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The dream of using brain organoids to repair actual human brains has taken a baby step closer to reality: Researchers at the University of Pennsylvania have coaxed their tiny, three-dimensional organoids to produce functional neurons with long axons and dendrites — the gray and white matter, respectively — plucked them out, and grew them into fat bundles that might be transplanted into a broken brain.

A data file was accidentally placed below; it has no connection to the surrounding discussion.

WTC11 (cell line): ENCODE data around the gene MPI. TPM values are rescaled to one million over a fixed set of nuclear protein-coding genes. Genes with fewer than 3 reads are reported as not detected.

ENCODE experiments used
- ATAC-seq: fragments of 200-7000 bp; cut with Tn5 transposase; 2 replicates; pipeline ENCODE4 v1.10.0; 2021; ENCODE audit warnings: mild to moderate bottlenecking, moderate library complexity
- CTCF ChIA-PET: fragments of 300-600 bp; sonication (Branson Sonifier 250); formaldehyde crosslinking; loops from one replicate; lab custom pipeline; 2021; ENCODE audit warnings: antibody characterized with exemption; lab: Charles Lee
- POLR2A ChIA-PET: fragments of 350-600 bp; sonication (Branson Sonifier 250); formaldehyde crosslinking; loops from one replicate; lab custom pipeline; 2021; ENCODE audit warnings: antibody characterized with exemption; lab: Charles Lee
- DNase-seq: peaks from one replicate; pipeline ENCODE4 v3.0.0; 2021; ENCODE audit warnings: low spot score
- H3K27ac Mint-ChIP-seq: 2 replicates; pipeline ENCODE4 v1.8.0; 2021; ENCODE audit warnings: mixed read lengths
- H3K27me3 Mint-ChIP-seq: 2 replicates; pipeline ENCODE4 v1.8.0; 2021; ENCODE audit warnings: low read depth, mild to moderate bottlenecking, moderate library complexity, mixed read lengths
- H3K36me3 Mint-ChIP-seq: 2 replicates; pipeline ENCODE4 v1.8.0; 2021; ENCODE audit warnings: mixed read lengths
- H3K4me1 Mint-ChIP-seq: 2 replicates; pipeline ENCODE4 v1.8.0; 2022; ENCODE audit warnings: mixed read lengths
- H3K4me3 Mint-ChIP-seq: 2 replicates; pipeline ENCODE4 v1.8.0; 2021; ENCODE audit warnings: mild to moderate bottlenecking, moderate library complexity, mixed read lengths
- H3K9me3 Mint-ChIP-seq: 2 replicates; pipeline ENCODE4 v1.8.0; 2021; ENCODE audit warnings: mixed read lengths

The scientists, led by neurosurgeon Isaac Chen, have not taken that final step, according to the draft of their study posted on Thursday to bioRxiv, which publishes papers before they have been peer-reviewed, let alone appeared in a scientific journal. But the goal of using cerebral organoids to repair damaged brains has been driving Chen’s research, including when he implanted human cerebral organoids 2 millimeters in diameter into rat brains. The transplanted human tissue became functionally integrated with the rat’s, suggesting that bits of organoid transplanted into a human brain might do the same.

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